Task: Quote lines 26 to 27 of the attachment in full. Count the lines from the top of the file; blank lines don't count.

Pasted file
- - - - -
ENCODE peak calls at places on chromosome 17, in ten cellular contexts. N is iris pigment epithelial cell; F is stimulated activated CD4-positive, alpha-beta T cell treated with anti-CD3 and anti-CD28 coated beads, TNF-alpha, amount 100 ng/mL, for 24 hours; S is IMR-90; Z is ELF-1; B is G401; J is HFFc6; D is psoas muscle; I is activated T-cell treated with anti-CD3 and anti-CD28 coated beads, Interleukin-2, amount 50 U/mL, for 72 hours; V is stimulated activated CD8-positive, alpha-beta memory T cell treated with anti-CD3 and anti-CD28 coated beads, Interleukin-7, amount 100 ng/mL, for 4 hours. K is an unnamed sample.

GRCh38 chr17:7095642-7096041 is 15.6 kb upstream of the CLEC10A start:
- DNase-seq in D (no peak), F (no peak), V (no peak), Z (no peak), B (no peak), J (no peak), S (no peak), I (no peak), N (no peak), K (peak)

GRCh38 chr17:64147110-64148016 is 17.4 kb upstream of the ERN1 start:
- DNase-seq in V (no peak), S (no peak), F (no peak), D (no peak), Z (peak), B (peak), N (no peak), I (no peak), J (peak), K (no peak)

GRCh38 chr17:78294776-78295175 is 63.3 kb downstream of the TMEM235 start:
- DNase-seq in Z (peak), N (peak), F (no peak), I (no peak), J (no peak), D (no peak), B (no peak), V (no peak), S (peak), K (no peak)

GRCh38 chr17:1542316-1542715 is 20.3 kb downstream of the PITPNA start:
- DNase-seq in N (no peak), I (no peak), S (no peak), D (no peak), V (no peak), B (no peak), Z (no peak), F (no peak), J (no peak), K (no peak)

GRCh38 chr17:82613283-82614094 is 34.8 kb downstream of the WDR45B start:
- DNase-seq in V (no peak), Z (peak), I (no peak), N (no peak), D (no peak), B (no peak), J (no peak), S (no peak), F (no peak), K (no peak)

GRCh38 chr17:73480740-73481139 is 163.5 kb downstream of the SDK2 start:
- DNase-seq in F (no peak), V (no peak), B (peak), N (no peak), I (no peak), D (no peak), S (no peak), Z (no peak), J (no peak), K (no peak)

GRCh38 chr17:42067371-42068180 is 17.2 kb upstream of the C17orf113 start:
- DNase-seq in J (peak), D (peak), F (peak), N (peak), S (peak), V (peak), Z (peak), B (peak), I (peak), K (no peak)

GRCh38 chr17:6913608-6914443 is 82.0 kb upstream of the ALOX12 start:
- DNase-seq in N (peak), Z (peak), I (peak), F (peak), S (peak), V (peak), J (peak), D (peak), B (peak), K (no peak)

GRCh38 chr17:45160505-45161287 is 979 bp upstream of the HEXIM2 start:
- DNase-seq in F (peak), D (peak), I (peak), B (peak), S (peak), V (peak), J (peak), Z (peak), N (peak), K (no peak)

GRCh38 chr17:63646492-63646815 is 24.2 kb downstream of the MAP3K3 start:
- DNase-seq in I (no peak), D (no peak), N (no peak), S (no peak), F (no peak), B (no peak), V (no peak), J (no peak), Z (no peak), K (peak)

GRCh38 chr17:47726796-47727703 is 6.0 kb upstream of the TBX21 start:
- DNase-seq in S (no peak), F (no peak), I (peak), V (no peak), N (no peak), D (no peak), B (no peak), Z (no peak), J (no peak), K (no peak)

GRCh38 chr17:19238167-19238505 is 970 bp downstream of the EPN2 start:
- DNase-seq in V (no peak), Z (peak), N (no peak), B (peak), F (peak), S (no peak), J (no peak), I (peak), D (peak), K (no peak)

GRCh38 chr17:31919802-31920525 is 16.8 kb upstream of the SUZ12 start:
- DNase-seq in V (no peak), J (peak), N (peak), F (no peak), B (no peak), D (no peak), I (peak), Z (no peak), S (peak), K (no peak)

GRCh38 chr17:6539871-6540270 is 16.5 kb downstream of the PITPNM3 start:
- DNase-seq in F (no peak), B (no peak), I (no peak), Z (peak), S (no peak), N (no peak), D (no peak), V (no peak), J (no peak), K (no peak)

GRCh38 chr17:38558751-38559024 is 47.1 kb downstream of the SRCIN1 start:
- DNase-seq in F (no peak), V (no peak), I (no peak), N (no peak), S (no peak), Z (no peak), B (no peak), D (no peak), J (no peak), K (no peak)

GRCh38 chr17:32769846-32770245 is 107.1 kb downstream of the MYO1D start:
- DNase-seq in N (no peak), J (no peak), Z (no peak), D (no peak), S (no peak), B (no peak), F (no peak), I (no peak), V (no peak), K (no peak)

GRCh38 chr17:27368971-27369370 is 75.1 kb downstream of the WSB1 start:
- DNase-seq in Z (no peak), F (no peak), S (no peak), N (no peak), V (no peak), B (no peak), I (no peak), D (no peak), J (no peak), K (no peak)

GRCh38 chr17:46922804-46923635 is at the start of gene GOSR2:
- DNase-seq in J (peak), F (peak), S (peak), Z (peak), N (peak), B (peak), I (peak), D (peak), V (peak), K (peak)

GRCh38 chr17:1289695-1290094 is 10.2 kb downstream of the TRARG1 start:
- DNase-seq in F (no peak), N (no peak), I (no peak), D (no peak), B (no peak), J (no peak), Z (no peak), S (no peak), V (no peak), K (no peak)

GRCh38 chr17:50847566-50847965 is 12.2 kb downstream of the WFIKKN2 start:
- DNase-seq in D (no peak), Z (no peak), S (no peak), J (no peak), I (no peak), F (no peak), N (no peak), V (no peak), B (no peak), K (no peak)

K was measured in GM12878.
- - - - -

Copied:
GRCh38 chr17:31919802-31920525 is 16.8 kb upstream of the SUZ12 start:
- DNase-seq in V (no peak), J (peak), N (peak), F (no peak), B (no peak), D (no peak), I (peak), Z (no peak), S (peak), K (no peak)